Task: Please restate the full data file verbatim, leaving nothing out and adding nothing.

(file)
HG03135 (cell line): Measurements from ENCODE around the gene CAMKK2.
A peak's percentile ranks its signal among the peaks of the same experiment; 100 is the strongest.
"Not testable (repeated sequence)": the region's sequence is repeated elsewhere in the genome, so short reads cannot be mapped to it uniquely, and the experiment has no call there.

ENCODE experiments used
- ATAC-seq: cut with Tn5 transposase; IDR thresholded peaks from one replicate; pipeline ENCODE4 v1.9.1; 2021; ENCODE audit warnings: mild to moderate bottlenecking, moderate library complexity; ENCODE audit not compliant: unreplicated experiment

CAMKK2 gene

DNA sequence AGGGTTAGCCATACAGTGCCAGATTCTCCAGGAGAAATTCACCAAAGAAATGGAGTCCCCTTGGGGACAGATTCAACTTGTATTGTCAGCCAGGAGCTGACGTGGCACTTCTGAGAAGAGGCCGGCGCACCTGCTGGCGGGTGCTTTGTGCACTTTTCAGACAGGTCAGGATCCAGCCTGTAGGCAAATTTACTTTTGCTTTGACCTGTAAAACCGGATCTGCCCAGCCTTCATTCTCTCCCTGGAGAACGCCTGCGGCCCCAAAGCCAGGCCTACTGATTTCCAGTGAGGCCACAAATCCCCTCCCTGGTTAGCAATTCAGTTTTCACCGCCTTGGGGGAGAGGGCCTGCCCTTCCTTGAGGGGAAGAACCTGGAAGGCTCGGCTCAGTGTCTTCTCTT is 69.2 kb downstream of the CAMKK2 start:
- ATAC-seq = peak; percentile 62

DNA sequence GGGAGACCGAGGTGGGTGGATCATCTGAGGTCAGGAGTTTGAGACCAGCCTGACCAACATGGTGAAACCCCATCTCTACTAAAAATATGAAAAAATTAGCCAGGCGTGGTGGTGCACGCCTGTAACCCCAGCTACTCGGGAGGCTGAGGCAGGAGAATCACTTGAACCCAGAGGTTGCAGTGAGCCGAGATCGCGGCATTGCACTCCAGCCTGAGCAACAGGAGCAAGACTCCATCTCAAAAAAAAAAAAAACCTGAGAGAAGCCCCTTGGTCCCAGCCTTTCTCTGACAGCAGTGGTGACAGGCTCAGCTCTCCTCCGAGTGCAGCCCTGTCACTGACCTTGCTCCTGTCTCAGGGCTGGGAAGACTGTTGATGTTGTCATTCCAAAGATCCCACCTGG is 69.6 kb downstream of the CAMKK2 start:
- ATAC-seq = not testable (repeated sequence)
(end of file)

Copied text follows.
HG03135 (cell line): Measurements from ENCODE around the gene CAMKK2.
A peak's percentile ranks its signal among the peaks of the same experiment; 100 is the strongest.
"Not testable (repeated sequence)": the region's sequence is repeated elsewhere in the genome, so short reads cannot be mapped to it uniquely, and the experiment has no call there.

ENCODE experiments used
- ATAC-seq: cut with Tn5 transposase; IDR thresholded peaks from one replicate; pipeline ENCODE4 v1.9.1; 2021; ENCODE audit warnings: mild to moderate bottlenecking, moderate library complexity; ENCODE audit not compliant: unreplicated experiment

CAMKK2 gene

DNA sequence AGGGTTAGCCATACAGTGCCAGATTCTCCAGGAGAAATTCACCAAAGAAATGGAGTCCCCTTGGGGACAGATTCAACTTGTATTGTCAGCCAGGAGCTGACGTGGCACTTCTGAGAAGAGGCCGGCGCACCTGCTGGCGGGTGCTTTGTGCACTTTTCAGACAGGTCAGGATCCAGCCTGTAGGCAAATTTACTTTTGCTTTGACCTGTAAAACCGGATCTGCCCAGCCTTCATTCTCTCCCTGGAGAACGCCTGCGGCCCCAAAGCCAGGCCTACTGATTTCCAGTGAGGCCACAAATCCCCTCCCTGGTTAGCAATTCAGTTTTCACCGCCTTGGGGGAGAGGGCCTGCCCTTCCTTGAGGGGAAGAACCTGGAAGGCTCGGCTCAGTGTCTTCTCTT is 69.2 kb downstream of the CAMKK2 start:
- ATAC-seq = peak; percentile 62

DNA sequence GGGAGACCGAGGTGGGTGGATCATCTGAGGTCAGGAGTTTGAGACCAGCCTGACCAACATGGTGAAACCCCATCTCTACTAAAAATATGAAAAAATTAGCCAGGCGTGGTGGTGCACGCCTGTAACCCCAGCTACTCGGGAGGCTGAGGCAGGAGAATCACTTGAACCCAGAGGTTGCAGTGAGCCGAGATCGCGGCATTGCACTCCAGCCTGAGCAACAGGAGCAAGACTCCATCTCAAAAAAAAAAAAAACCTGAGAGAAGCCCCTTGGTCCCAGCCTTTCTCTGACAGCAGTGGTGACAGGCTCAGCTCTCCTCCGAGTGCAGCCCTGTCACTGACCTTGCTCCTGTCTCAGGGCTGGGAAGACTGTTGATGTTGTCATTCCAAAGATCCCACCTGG is 69.6 kb downstream of the CAMKK2 start:
- ATAC-seq = not testable (repeated sequence)